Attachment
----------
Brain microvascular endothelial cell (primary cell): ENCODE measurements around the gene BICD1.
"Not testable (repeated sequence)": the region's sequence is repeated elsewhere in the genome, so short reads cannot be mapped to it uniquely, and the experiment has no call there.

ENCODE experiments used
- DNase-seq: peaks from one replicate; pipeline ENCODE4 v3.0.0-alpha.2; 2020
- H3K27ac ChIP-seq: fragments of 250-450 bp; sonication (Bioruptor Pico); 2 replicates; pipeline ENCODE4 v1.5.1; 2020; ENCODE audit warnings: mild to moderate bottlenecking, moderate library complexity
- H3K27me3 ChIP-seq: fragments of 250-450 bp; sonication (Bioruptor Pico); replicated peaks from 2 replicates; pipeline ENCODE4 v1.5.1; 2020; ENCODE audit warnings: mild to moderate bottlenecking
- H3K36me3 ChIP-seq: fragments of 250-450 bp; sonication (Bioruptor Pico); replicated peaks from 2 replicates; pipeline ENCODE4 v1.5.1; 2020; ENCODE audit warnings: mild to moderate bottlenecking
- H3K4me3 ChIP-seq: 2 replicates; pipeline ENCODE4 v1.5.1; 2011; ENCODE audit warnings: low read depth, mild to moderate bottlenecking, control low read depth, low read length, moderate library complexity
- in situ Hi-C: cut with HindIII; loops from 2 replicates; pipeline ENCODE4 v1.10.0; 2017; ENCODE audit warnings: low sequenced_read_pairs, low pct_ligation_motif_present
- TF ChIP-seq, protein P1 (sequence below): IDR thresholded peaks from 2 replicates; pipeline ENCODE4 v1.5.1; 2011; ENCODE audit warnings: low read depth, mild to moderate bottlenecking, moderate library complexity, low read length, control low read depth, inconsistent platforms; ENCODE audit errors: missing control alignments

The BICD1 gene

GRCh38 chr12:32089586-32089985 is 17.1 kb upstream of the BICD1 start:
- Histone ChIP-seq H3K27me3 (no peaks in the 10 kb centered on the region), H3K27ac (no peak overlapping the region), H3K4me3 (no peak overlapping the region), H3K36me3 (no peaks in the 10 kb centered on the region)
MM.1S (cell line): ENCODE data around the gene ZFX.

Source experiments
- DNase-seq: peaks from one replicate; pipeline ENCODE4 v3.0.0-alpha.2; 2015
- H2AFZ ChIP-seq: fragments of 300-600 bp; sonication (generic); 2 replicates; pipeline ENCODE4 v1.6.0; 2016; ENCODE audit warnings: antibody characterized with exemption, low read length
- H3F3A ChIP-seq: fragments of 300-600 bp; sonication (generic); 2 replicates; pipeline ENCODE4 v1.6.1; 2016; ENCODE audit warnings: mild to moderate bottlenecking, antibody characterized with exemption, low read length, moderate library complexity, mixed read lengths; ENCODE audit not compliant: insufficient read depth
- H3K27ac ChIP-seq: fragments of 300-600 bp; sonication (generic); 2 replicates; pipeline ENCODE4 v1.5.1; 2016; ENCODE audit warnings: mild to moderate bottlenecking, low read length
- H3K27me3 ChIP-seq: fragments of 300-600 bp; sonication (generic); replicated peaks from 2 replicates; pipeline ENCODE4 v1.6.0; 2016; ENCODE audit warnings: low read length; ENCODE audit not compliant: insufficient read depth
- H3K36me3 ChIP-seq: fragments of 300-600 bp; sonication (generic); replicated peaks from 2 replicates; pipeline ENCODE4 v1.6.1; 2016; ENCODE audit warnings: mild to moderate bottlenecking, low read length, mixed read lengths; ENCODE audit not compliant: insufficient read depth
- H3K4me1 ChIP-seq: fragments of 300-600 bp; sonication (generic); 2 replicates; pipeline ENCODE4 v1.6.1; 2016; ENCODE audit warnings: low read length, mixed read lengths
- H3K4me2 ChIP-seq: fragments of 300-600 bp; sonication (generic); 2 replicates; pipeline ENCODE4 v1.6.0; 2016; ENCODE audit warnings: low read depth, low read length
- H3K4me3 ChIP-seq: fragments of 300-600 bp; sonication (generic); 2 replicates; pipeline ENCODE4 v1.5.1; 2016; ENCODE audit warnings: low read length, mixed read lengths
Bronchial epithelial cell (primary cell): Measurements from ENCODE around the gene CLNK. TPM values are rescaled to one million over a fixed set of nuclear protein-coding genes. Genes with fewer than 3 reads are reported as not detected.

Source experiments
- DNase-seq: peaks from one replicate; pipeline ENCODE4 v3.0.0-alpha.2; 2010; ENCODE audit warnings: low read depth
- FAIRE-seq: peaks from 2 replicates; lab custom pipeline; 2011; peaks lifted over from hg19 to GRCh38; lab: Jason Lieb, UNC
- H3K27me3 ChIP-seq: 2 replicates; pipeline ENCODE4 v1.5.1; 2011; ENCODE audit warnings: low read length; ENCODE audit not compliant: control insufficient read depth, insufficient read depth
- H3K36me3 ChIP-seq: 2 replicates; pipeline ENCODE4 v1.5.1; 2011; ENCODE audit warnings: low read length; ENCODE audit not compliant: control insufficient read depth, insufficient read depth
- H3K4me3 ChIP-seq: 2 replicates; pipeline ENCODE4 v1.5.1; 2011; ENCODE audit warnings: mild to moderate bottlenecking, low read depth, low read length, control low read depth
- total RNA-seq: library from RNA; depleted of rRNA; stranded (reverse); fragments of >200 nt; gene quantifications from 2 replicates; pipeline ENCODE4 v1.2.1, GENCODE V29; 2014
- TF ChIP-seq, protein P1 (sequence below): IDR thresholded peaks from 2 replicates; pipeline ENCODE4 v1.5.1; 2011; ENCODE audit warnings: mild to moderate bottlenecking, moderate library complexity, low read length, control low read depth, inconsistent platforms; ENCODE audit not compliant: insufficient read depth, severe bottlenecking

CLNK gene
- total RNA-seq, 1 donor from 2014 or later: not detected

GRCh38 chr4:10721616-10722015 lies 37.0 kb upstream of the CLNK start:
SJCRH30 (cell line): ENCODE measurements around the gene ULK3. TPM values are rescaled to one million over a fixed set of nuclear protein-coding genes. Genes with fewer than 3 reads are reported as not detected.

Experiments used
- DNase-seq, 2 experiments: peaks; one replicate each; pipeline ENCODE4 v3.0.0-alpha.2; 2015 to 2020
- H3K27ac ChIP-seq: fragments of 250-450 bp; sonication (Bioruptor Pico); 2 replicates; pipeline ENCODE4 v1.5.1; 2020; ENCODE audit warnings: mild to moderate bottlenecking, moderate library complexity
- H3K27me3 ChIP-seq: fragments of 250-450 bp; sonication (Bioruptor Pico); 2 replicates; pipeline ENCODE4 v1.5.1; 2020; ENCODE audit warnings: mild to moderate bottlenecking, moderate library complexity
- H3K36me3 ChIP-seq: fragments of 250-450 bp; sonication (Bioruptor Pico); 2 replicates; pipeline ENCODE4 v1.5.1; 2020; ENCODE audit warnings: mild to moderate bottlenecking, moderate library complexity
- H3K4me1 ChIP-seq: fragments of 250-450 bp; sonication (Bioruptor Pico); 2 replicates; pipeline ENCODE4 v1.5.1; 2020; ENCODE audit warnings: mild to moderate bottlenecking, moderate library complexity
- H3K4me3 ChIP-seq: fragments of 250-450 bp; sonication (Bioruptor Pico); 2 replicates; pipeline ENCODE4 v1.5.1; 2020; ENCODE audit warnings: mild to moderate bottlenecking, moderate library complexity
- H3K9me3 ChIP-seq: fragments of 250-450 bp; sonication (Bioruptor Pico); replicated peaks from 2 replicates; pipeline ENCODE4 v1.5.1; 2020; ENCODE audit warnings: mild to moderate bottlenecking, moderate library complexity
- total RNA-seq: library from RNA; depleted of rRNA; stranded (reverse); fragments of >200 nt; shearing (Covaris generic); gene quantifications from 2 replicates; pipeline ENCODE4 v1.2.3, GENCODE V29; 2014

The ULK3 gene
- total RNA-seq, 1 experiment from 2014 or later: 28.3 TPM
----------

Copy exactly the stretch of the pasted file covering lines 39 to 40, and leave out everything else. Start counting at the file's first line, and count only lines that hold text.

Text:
- DNase-seq, 2 experiments: peaks; one replicate each; pipeline ENCODE4 v3.0.0-alpha.2; 2015 to 2020
- H3K27ac ChIP-seq: fragments of 250-450 bp; sonication (Bioruptor Pico); 2 replicates; pipeline ENCODE4 v1.5.1; 2020; ENCODE audit warnings: mild to moderate bottlenecking, moderate library complexity